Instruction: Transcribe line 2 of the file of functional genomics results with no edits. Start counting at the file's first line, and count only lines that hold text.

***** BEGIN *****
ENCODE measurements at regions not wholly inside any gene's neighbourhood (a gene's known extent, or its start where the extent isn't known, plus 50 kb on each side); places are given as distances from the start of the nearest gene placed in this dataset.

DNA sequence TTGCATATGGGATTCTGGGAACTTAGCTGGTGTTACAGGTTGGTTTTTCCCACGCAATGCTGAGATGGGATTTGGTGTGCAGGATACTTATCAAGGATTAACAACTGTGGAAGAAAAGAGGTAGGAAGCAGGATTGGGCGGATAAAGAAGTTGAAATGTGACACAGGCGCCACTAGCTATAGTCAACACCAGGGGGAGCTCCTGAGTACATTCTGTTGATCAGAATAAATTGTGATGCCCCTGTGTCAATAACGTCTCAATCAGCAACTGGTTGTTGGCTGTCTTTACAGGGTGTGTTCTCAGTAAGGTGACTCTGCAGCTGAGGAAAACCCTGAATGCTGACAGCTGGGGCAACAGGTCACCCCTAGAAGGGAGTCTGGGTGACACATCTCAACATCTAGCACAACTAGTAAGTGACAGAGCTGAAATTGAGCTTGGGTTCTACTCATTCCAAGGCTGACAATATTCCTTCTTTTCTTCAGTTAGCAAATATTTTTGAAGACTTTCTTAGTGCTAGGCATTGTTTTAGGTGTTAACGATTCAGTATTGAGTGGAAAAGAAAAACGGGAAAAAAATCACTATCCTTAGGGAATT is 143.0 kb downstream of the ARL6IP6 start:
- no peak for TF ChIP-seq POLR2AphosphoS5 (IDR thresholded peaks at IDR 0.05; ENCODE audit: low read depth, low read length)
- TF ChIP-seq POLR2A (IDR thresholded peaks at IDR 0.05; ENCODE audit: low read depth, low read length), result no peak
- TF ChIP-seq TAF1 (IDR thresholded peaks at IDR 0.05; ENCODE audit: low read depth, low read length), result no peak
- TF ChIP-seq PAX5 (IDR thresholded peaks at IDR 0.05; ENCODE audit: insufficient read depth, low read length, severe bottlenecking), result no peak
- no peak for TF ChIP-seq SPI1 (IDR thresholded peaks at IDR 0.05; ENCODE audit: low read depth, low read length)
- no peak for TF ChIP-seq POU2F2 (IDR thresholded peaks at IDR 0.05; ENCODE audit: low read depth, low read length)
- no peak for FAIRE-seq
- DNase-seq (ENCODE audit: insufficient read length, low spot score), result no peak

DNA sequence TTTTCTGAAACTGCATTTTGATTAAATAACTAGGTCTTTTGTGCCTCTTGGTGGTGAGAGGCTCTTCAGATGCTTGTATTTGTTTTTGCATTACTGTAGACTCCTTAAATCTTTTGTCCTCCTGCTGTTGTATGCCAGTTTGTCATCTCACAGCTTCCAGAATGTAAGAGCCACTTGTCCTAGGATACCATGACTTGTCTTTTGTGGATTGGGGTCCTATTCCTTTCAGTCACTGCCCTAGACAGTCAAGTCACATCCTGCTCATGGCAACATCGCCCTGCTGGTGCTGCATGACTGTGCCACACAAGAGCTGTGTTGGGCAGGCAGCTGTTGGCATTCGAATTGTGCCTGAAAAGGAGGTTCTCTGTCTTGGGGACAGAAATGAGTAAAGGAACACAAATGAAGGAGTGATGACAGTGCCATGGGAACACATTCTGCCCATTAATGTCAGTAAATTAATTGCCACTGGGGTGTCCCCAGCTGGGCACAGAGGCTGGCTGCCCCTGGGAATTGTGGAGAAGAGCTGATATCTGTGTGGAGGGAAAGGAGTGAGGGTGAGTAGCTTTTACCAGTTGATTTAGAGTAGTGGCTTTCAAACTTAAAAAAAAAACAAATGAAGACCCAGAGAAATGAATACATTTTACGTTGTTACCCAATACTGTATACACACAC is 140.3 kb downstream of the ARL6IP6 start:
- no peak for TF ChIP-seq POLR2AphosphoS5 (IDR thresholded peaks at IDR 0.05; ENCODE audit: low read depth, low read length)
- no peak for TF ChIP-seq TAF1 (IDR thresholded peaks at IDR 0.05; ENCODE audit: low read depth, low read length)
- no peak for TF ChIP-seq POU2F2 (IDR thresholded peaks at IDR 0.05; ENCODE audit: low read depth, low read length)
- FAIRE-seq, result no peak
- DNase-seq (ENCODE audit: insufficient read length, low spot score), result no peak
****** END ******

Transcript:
DNA sequence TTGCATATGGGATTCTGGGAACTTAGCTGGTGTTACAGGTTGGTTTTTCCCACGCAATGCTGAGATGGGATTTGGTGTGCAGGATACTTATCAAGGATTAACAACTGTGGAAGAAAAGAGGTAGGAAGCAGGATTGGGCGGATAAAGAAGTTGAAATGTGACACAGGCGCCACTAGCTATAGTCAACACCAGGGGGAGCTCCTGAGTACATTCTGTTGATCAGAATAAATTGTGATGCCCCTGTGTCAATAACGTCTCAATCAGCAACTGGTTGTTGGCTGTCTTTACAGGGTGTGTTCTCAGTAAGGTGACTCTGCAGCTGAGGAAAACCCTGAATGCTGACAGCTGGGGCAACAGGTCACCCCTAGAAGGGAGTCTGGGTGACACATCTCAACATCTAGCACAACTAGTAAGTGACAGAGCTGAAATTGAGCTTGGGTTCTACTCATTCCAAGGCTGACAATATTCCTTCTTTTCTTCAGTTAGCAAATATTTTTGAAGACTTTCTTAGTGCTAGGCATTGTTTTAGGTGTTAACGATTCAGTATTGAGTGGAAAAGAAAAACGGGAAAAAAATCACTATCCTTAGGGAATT is 143.0 kb downstream of the ARL6IP6 start: